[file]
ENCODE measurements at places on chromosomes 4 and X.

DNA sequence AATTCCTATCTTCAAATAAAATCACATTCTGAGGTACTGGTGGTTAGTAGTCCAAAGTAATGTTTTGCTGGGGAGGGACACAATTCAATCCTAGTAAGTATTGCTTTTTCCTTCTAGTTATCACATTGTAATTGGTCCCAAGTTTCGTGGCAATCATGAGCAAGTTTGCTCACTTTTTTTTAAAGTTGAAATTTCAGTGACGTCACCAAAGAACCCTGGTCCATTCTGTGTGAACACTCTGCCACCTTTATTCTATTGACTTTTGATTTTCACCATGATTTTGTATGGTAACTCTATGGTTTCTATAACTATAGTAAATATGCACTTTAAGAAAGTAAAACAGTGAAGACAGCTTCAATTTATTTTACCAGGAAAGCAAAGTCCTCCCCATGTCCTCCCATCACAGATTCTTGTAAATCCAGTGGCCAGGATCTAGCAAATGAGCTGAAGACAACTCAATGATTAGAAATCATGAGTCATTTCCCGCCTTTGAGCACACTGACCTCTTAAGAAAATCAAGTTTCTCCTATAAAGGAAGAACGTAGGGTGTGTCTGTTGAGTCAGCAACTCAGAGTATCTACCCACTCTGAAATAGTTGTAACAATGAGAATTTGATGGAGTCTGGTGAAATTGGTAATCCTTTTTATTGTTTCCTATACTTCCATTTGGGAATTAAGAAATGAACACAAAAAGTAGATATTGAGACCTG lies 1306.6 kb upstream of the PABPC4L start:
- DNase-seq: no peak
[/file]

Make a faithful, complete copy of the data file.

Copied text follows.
ENCODE measurements at places on chromosomes 4 and X.

DNA sequence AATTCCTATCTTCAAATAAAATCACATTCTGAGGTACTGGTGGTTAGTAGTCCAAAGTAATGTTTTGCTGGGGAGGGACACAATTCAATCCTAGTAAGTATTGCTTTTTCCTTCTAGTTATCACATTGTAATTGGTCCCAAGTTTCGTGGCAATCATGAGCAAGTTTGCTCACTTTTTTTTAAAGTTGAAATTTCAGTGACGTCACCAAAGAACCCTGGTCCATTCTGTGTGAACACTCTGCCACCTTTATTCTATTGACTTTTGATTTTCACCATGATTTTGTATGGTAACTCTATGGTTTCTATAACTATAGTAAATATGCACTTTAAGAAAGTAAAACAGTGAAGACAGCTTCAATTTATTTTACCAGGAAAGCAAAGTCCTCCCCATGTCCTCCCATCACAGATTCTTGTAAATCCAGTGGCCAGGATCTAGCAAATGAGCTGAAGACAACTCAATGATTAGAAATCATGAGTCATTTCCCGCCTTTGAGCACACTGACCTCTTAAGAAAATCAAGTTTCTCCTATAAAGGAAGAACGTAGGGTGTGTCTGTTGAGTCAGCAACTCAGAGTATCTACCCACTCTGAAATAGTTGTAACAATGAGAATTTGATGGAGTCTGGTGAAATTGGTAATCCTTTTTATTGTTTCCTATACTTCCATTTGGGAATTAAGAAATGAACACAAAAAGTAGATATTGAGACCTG lies 1306.6 kb upstream of the PABPC4L start:
- DNase-seq: no peak